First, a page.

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fatharris last won the day on December 31 2021

fatharris had the most liked content!



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Rank: Renault 16

Rank: Renault 16 (7/12)



  1. Few small jobs this weekend - firstly, the Beat has been booked in for a custom exhaust section that links the downpipe and the backbox - £240 all in, including fitting, I'm not going to argue at that price, hopefully that'll enable another MOT. In the meantime, the Beat has been evicted from the cosy garage, because it's the turn of the big grey pain in my ass to have another spell of residence - I'm hoping to have a chance to work on it in the coming weeks, but that's always subject to life/work/kids/other cars/pints. Didn't bother trying to start it - it didn't happen last time, I presume its out of fuel. Pushed easily enough uphill though: The following day saw a day trip up to Plymouth with the family in the Rover - all worked nicely with no mishaps. Noticed some fluctuations on the boost gauge when going through the rev range, I think there's a small leak somewhere. Still pulled lovely though. Today, with my assistant building something for his playhouse - think he was making a 'water pump' : I knocked up a heatshield for the diesel heater exhaust - I added the nuts as spacers to give the plate some clearance from the wood for better heat dissipation, and to prevent the screws from piercing the unit: And screwed it in place - Had it running on max chat for over an hour and all was fine - it won't be run for that long at that heat level during normal usage, so I'm calling that a win. Did notice the diesel pump has started leaking from the body though, so a new one will be ordered/fitted.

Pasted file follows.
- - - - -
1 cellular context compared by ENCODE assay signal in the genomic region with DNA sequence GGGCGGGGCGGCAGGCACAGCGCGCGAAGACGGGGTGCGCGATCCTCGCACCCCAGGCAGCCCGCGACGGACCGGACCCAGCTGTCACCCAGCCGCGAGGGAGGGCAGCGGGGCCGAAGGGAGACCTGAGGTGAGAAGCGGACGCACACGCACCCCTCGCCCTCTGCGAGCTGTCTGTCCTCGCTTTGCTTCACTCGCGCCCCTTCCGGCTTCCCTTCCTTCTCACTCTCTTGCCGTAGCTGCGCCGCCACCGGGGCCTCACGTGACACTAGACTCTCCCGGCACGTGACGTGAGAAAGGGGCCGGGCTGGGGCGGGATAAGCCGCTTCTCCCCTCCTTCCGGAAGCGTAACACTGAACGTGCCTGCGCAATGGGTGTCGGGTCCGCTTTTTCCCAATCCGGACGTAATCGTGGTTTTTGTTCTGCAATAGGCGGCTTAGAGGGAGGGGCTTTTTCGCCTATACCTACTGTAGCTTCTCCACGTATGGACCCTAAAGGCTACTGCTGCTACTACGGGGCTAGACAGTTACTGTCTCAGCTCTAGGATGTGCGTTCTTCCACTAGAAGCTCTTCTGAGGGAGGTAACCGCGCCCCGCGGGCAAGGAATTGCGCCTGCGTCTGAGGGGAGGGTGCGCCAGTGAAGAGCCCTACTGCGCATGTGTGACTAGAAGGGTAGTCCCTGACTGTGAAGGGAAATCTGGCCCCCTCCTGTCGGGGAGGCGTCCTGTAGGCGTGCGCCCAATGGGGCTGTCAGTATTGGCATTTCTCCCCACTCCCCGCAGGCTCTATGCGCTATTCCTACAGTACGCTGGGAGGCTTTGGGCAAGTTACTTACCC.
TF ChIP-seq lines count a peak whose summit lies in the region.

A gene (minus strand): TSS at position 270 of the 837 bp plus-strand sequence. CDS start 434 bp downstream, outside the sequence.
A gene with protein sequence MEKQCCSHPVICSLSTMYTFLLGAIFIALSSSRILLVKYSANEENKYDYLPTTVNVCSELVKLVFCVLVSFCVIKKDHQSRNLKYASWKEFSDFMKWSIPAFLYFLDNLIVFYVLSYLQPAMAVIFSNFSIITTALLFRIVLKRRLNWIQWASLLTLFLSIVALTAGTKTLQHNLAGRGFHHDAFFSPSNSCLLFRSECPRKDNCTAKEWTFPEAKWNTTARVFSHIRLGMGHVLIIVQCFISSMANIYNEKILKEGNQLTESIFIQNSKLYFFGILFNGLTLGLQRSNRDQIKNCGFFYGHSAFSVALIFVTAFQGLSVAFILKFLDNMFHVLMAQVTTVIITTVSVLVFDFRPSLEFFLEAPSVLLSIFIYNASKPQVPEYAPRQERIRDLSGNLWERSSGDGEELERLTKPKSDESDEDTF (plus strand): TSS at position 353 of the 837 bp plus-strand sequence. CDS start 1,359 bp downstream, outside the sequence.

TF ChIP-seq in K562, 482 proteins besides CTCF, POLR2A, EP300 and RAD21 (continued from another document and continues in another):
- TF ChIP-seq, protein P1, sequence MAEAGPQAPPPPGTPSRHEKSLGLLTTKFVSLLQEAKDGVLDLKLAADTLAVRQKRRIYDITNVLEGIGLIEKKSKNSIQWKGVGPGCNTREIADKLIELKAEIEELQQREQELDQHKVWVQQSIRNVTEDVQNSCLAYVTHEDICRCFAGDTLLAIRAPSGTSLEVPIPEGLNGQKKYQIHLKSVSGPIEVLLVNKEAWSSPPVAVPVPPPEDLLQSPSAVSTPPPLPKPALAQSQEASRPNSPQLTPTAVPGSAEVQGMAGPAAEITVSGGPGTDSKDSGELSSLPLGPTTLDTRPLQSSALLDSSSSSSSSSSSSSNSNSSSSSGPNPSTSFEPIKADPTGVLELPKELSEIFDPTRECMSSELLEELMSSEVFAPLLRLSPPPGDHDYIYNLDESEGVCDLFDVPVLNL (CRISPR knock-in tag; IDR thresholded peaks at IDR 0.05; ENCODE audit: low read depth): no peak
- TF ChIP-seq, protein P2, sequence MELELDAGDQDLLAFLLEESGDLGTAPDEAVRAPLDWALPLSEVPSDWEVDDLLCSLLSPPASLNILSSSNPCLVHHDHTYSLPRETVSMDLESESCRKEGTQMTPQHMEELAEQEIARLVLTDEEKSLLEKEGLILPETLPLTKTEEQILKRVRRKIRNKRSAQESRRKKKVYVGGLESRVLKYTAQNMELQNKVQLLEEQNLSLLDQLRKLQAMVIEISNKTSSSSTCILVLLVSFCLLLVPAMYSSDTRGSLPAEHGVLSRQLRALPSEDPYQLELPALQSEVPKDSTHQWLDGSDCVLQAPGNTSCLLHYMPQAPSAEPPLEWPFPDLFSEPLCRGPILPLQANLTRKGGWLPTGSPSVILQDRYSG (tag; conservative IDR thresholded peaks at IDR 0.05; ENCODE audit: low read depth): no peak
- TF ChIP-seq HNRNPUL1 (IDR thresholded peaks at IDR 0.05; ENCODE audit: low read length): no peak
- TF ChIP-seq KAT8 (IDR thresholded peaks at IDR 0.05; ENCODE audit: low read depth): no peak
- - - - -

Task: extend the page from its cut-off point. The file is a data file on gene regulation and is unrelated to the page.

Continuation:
2. As it has been precisely approximately 12 months since the last big job was carried out to the garage (insulation in between the roof joists with two layers of celotex), it was time to do this years job. I'd bought an infrared heater last year, which was lovely when on, but wasn't a lasting heat. With 'leccy prices remaining high, it was time to search for an alternative solution, and a diesel heater was routinely touted as the answer to my prayers. I waited until summer this year when prices would be lower before pulling the trigger on one. I didn't want it to be at floor level, or to be in the way at all, so it had to be elevated, and I wanted the exhaust to be out of the building as soon as possible, without the entire unit being outside. That left just one location - the shelf above the garage door. The location for the remainder of the kit required was mocked up to get an idea of what would be required, and where: The intended routing of the exhaust marked in orange - proper technical drawing skills on here! So, onto the very first job - fitting the vertical pickup fuel pipe in the tank. Piece of cake, right? Bollocks, Yep, somehow I got all turned around, measured zero, drilled once, and didn't realise my cockup until I went to mount the tank. No worries, solution procured, courtesy of the ratchet strap that was holding the Laguna's fuel tank a few months ago Eventually, with no photos because I was actually quite busy on it, but eventually I had everything all plumbed in - the power cables were extended to allow the battery to be mounted adjacent to the fuel tank - this has a smart charger fitted 24/7 as well - the units require a cooldown programme prior to shutting down, and in the event of a power cut, the unit could become heavily damaged as a result due to overheating, this makes the battery an essential bit of kit. The ducting will be replaced for longer items in due course - this was just to test the system - ideally the heater output will be at floor level to allow the heat to travel through the full height of the building. A longer exhaust ended up being used - still not 100% happy with the routing of it. The battery used also wasn't up to the job, so was swapped out for my mate's surplus Shogun battery. There was not a lot of wiggle room with regard to the routing of the fuel, exhaust and intake pipework. With the work done, it was time to fill with diesel, prime it and give it a test run. How did it work? Bloody lovely, is how. Even with the shoddy duct routing and on the lowest setting, the back of the garage thermostat reported an increase of about 5c in four hours. The fuel pump was initially mounted into the underside of the shelf via a rubber mount, but the constant 'clicking' sound was incredibly loud - following advice from other users, the rubber mount was suspended by a cable tie, which has lowered the noise considerably. It's still very noticeable though, but isn't a problem as I always have music on in the garage. My biggest concern was the exhaust routing and proximity to the wooden shelf - I've removed as much adjacent wood as possible and it clearly didn't burst into flames, but I will be adding some form of metal heat shield around the area, to allow better heat dissipation. I want to try and change the routing at the other end too, to route the tail end of the exhaust round the corner from the garage door to reduce the risk of the fumes being blown back in. I'll also be investing in a smoke and CO alarm, because that's just common sense. If anyone was planning to have one of these Chinese diesel heaters, I'd recommend upgrading the jubilee hose clips (the factory ones are shite), and reading the installation instructions of a similar Webasto equivalent - the instructions for installation are largely the same, with the control panel operations are well covered in Youtube videos. Either way, I'm looking forward to working in a warm garage over the winter months, with the insulation in place to keep the heat in! As a final billy bonus, I used the Laguna for the school run today, first time I drove it in the dark since the heater repair - was happily greeted with this sight: Yep - the heater control backlights - they'd never worked in the time we owned the car, and I simply assumed they weren't a thing on Lagunas, so clearly the new heater resistor has rectified further dealings with the system than I thought! Cheers!